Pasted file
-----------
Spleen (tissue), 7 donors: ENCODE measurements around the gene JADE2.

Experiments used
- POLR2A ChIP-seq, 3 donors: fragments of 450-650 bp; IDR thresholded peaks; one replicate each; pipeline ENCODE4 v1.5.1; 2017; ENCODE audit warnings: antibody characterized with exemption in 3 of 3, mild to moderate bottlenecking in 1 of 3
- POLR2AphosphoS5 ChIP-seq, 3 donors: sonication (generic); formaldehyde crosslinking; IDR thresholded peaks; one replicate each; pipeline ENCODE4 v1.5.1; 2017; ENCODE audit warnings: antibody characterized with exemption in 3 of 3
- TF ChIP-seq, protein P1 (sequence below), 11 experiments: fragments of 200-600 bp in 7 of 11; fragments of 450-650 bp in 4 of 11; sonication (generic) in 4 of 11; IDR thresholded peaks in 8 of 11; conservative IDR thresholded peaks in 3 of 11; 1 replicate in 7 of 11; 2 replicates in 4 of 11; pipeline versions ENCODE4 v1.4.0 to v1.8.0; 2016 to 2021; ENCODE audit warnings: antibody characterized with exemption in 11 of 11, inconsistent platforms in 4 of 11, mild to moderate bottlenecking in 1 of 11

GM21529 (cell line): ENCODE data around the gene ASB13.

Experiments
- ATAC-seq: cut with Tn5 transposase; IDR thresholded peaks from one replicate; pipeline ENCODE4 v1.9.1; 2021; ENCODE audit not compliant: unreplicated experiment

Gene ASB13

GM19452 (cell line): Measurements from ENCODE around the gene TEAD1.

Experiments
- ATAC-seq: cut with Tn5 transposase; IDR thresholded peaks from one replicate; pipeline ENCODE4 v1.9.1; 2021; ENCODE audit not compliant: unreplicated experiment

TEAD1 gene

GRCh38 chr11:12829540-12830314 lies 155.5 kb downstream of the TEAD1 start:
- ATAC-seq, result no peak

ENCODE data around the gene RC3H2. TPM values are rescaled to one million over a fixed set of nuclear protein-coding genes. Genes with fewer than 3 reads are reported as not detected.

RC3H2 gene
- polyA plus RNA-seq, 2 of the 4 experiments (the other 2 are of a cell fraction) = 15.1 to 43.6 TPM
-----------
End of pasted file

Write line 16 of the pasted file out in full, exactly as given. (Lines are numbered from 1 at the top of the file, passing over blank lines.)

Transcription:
ENCODE data around the gene RC3H2. TPM values are rescaled to one million over a fixed set of nuclear protein-coding genes. Genes with fewer than 3 reads are reported as not detected.